Arab Public Opinion and U.S. Foreign Policy: A Complex Encounter
Dr. Daniel Brumberg
Visiting Scholar, Carnegie Endowment for International Peace
Associate Professor, Department of Government, Georgetown University
Prepared for: Congress of the United States, House of Representatives, Committee on Government Reform, Subcommittee on National Security, Veterans Affairs, and International Relations
October 8, 2002
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Any analyst seeking to explain the relationship between Arab public opinion and American foreign policy must recognize the highly politicized nature of the topic. Pro-Israeli institutions acknowledge that Arab public opinion is hostile to the U.S., but often insist that such hostility reflects deeply ingrained cultural or religious attitudes. "They hate us because they hate us" goes the refrain. Those who speak from a pro-Arab or pro-Palestinian perspective often assert that such hostility is largely a consequence of U.S. foreign policy, and in particular the failure of the Bush administration to play the role of honest peace broker in the Palestinian-Israeli conflict. Solve that conflict in a fair and just manner, they argue, and much of the anti-Americanism reflected in the Arab press, the speeches of religious leaders, and in recent polling data, will subside.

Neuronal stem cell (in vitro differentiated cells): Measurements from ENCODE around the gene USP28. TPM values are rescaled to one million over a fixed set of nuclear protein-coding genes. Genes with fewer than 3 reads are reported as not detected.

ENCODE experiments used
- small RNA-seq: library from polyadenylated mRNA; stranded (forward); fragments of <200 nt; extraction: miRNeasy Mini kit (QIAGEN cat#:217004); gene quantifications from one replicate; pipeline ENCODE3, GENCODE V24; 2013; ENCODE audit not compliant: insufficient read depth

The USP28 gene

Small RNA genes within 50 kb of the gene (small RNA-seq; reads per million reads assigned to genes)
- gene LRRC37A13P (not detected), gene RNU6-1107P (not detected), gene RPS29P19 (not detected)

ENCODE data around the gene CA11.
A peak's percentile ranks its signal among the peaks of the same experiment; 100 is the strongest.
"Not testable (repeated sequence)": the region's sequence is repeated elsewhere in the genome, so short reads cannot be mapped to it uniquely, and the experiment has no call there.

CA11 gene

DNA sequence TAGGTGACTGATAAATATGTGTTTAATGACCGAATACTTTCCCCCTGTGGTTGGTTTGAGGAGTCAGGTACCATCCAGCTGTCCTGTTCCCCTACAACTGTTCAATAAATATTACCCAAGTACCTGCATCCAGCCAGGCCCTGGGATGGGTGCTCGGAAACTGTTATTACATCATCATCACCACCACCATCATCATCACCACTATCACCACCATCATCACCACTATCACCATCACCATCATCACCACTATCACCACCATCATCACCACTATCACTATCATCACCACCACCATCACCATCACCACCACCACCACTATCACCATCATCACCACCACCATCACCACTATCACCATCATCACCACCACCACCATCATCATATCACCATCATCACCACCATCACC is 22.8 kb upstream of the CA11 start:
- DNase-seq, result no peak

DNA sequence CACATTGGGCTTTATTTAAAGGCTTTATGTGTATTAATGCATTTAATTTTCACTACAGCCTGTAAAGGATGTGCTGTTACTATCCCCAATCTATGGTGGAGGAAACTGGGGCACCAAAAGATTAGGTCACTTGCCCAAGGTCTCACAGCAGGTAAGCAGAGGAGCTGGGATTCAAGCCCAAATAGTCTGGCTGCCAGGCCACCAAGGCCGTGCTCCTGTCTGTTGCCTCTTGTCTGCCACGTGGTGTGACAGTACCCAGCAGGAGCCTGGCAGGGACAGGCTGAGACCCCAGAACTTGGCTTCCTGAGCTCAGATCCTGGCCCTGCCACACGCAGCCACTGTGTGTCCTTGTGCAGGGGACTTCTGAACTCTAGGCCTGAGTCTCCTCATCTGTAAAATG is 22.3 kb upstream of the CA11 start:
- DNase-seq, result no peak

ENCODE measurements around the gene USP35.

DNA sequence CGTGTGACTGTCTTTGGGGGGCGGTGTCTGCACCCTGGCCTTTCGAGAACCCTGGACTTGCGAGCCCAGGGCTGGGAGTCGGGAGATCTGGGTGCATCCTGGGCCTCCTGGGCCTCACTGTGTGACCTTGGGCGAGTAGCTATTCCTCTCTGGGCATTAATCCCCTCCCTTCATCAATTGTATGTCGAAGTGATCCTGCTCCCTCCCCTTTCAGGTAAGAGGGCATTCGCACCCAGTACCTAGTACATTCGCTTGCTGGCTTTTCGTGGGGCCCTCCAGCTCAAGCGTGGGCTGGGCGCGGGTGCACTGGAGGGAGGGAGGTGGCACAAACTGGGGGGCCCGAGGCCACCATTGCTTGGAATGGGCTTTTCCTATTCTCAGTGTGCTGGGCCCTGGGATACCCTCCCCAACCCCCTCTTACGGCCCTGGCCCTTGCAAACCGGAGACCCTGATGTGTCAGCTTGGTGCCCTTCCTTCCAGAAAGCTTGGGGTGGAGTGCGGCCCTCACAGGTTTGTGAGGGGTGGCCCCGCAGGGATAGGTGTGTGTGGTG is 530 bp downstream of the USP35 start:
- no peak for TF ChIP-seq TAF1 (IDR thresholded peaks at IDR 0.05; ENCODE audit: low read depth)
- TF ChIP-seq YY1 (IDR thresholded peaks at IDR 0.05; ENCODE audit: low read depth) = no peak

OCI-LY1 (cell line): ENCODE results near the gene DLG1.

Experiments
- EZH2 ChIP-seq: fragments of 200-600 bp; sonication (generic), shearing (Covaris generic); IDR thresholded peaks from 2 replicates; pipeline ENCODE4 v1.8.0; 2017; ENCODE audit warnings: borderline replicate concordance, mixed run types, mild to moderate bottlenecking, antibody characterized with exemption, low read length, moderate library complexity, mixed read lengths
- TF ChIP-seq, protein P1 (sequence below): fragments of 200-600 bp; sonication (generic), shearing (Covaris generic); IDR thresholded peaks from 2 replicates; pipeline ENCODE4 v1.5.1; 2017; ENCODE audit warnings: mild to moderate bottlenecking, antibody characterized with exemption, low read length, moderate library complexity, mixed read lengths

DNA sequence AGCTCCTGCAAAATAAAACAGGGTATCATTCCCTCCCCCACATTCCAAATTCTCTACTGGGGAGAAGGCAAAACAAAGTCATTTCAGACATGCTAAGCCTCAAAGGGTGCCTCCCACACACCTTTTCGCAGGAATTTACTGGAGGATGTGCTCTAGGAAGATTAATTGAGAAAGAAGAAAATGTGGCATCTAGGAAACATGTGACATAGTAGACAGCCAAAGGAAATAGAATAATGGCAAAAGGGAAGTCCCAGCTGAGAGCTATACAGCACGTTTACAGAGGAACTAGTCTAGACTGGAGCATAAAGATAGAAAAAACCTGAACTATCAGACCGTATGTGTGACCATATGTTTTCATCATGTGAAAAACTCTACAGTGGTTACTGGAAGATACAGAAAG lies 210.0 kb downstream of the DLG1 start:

The purpose of my testimony today is to transcend this politicized debate by providing a more systematic analysis of the roots and implications of Arab hostility towards the United States. My analysis is based on a distinction between Islamist and Arab nationalist ideologues, their immediate audiences in university, professional and religious institutions, and the wider Arab populace. While this model simplifies a complex reality, I believe that grasping the relationship between these three concentric (if idealized) circles of influence and interaction is essential.